Google Scholar Citation Profiles: the good, the bad, and the better

Since 2012 Google Scholar offers academics the opportunity to create their own profile, something I would really recommend you to do. Setting up a Google Scholar Citation Profile is easy and very quick. A GS Profile is your academic business card, it is the quickest and easiest way for other academics to see all your publications at one glance. If you have a common name it is also the only sure fire way to disambiguate your publication record from that of your namesakes. 

The good: a great solution for "stray" citations

Creating a GS profile is also a great solution for one of the biggest annoyances in citation analysis: the presence of "stray" citations. Stray citations are not the same as multiple identical web versions of the same paper; Google Scholar normally aggregates those under one master record. What I mean with "stray citations" are records that have not been aggregated under their master record. These 2nd (and sometimes 3rd and further) versions of the record typically only have a small number of citations each and are generally the result of misspelling of an author’s name, the title of the publication or the journal. They can also be caused by Google Scholar parsing errors. For more details on this, please see: Google Scholar: Stray citations.

Stray citations tend to be particularly common for "non-traditional" publications, such as software, books, book chapters, and conference papers as there is generally no standardised way to reference them. It is therefore much harder for Google Scholar to figure out whether they do refer to the same publication. For instance, although Google Scholar does a much better job than the Web of Science for references to my Publish or Perish software programme, there are still many stray citations (see screenshot below), which - in my GS Profile - I have all merged into the master record. Any records in your GS Profile that contain merged citations are shown with a * behind the citations. You can merge strays by logging into your profile, checking the box in front of the records you want to merge, and clicking merge.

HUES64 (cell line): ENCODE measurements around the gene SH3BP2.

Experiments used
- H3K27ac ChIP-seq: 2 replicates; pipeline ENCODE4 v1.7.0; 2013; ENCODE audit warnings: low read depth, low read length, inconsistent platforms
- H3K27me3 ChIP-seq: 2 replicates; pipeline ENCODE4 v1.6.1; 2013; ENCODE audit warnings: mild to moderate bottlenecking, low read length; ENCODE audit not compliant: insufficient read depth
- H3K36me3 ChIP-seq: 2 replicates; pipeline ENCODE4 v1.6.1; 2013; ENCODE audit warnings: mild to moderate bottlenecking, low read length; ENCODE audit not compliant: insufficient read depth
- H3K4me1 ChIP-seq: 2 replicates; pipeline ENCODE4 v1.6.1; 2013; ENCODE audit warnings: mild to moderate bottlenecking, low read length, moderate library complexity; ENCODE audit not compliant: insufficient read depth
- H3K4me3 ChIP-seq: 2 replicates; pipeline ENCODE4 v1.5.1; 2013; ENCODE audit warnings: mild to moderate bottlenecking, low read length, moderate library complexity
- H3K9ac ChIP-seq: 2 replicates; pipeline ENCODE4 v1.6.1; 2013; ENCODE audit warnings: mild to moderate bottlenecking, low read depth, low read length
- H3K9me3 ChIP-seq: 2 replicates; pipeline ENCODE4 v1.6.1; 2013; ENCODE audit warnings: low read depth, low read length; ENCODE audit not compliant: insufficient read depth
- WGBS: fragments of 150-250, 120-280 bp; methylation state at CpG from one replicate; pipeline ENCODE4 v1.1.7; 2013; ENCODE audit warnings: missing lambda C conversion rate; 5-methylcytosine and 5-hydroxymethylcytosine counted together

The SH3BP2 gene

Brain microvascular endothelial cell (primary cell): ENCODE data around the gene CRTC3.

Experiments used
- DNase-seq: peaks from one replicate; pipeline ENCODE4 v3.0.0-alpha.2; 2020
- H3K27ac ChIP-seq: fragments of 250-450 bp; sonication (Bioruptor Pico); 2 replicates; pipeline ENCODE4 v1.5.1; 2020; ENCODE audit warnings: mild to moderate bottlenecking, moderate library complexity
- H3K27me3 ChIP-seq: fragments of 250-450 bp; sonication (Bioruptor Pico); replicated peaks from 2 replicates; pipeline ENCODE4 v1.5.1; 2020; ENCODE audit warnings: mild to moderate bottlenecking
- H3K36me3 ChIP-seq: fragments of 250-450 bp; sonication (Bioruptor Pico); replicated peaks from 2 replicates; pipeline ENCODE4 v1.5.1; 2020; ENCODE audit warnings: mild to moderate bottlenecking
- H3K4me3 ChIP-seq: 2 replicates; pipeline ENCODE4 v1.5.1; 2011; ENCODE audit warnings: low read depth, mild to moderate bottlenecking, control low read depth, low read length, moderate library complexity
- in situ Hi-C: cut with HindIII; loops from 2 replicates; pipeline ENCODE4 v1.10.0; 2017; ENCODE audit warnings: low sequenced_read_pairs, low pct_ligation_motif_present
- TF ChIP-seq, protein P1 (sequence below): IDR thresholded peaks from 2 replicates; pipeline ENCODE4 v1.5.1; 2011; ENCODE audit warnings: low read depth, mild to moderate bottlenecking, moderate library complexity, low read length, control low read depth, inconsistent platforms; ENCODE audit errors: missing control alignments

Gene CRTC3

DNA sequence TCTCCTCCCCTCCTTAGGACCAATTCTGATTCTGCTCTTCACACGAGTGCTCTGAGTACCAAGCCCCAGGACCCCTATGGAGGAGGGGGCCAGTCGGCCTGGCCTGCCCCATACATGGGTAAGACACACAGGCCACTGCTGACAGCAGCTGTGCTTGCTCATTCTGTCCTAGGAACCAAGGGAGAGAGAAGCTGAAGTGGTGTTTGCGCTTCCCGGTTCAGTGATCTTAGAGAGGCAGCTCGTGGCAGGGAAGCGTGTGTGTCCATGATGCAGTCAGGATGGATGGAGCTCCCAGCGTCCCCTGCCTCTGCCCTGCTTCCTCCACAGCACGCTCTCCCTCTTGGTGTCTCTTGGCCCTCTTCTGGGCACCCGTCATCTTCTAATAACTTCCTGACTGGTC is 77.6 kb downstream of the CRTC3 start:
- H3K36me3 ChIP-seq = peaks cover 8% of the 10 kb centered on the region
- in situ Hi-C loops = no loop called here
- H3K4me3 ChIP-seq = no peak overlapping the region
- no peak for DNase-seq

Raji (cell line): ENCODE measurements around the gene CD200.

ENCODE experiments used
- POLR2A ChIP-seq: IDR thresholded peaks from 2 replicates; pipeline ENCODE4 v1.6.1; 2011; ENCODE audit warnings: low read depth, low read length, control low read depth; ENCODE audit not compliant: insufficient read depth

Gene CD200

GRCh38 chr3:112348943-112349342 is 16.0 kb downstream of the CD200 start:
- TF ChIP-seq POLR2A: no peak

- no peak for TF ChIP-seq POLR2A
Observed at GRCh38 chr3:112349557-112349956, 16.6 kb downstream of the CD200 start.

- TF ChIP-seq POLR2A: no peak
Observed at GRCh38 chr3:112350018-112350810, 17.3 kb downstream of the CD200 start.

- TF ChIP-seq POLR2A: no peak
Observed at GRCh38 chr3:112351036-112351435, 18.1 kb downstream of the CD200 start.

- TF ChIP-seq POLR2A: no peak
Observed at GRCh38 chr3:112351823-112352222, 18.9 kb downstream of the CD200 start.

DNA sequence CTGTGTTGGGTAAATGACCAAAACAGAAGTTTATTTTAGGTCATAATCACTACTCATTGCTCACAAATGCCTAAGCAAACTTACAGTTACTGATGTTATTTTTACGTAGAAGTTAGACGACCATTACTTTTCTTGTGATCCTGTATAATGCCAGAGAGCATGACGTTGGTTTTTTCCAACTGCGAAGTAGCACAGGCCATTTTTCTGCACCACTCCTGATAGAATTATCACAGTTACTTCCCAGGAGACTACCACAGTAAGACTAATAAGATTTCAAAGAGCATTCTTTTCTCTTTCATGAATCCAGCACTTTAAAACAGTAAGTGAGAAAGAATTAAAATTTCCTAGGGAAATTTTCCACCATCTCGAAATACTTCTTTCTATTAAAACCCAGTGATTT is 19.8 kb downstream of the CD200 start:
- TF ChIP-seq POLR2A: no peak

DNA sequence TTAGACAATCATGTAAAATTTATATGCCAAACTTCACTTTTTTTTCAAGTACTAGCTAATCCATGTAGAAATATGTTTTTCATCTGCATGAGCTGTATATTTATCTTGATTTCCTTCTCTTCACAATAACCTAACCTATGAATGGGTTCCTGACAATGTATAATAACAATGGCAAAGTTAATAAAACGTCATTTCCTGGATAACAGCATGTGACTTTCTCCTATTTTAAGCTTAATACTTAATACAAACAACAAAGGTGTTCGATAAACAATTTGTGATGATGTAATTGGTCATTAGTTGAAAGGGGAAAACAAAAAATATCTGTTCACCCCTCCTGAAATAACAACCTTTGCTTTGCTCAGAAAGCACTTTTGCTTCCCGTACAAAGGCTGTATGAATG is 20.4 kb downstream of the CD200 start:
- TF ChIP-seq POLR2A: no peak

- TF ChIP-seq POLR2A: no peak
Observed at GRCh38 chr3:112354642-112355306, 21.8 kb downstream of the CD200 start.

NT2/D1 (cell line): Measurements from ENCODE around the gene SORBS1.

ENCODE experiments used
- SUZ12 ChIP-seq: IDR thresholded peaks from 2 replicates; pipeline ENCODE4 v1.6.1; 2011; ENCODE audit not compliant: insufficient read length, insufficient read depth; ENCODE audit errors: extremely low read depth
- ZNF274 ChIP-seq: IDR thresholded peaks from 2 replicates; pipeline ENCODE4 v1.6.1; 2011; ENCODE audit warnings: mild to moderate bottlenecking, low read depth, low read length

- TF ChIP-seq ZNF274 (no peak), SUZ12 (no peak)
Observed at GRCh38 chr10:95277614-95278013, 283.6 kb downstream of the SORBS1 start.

No this doesn't mean Google Scholar is rubbish! (1)

It is important to note that stray citation records are not unique to Google Scholar. They are for instance prevalent in the Web of Science as well if you use the "Cited Reference" search function [which includes references to books and non-ISI listed journals] rather than the general search function. I need to submit data change reports to Clarivate nearly every single week to ask them to merge my stray citations in their relevant master records. See also: Web of Science: How to be robbed of 10 years of citations in one week! and Bank error in your favour? How to gain 3,000 citations in a week.

One of the most-cited academics in the field of Management – Geert Hofstede – has published a book called "Culture’s Consequences". This book was first published in 1980, with a 2nd revised edition in 2001. These two versions respectively have more than 12,000 and more than 9,000 citations under the title "Cultures Consequence". However, there are also hundreds of additional stray citation records in ISI’s Cited Reference search, all referring to the same two books. Many stray entries in ISI are simple misspellings of the title (see below for some of the more amusing bloopers). In most of these cases, the references were actually correct in the referring works and the spelling errors appear to have been made by ISI data entry staff.

 

The bad: badly polluted profiles (but you can easily avoid this)